Harvest will be above-average: crop report

A lot can happen between now and harvest, but Central Alberta farmers are currently on track for an above-average crop. A report issued by Agriculture Financial Services Corp. on Friday projected that 2014 yields for this region would be five per cent above the 10-year average.

A lot can happen between now and harvest, but Central Alberta farmers are currently on track for an above-average crop. A report issued by Agriculture Financial Services Corp. on Friday projected that 2014 yields for this region would be five per cent above the 10-year average.

It calculated this year’s canola output at 36.5 bushels per acre, spring wheat at 43.5 bushels, durum at 38.8 bushels, barley at 62.3 bushels, oats at 66.2 bushels and field peas at 41.1 bushels.

However, these figures would still fall 20 to 25 per cent short of last year’s yields, when farmers enjoyed a bumper harvest. And they’re not as high as those anticipated in several other areas of Alberta this year.

Crops in the Peace River region are expected to beat the 10-year average by 20 per cent, and the northeast and northwest areas are projected to be 14 per cent better.

Southern Alberta has the lowest anticipated yields, at two per cent above the 10-year average, with the province as a whole expected to be up five per cent. Much of Central Alberta received 15 to 20 mm of precipitation prior to July 29, said the AFSC report — with rainfall benefiting farmers to the north as well.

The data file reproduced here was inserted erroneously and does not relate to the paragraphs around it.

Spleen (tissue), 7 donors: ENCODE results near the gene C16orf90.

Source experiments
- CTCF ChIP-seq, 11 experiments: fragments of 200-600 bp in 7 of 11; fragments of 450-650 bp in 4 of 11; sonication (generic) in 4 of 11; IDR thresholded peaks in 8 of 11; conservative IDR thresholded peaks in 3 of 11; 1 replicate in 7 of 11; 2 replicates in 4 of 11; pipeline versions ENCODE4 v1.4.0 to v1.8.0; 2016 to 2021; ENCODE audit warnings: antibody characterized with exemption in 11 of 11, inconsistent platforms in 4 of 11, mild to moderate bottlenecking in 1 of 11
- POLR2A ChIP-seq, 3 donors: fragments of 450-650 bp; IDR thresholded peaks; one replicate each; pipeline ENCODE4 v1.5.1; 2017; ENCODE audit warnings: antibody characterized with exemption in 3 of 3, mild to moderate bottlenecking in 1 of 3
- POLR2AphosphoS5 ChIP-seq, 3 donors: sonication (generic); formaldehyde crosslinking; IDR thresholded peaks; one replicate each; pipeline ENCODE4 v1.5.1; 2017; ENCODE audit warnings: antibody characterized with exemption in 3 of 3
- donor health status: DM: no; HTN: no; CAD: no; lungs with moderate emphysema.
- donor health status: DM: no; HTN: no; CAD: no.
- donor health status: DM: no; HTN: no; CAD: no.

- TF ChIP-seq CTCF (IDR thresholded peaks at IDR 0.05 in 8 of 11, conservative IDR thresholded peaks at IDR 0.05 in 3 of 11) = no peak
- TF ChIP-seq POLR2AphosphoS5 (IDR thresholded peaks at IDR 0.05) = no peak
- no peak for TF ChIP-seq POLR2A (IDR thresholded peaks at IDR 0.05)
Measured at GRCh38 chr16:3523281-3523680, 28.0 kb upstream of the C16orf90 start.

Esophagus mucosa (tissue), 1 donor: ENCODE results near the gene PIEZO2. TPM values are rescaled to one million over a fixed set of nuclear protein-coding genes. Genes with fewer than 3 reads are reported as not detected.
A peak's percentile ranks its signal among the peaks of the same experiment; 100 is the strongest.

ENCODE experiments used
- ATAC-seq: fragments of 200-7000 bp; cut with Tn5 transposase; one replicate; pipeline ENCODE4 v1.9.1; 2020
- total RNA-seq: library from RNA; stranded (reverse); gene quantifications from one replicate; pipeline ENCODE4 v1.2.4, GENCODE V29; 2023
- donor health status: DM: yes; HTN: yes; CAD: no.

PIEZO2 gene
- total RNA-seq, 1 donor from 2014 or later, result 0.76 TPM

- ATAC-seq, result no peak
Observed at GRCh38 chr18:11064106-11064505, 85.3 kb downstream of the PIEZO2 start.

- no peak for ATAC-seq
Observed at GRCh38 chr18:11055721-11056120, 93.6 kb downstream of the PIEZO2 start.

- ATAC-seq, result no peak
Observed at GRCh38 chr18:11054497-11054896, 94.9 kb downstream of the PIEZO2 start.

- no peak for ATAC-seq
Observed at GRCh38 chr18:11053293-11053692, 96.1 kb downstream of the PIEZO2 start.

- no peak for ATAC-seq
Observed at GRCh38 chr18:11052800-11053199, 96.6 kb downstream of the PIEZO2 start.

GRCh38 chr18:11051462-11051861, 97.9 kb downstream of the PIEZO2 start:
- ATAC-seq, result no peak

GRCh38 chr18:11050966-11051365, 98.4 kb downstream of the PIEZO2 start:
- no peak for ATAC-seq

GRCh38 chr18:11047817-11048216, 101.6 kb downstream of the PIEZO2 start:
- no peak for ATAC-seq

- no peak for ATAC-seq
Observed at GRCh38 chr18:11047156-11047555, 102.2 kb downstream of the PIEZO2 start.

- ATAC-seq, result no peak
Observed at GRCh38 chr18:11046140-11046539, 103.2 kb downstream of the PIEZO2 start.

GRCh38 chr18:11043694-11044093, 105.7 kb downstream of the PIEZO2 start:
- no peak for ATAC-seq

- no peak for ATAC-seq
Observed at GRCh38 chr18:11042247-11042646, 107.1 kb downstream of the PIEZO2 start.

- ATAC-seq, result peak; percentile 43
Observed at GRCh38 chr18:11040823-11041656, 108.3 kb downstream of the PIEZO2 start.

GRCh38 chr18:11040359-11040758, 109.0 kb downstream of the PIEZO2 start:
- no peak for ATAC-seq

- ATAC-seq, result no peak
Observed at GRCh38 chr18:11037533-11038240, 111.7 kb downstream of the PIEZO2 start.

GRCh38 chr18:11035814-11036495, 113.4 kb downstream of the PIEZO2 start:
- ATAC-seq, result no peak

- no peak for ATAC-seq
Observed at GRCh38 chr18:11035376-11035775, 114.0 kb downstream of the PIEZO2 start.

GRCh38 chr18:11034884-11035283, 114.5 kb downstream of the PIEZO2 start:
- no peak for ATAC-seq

“With most crops now entering the kernel-filling stage, this moisture will be very beneficial for both yield and maturity,” said the report.

In Central Alberta, 63.7 per cent of the crops were rated good or excellent, down from 68.4 per cent a week earlier and below the five-year average of 73.4 per cent.

A decline in crop ratings in Central and Southern Alberta was offset by higher numbers in the northeast and northwest regions of the province.

As of Tuesday, spring cereals in Central Alberta were in the mid-pollination stage, with winter cereals in the early dough stage The report estimated that local canola was 63 per cent podded and field peas 73 per cent podded.

Subsoil moisture for the region was rated at 64 per cent good or excellent, a drop of one per cent.

Hay and pasture land was rated at 58 per cent good or excellent, with first cut haying 85 per cent complete, as of July 29.

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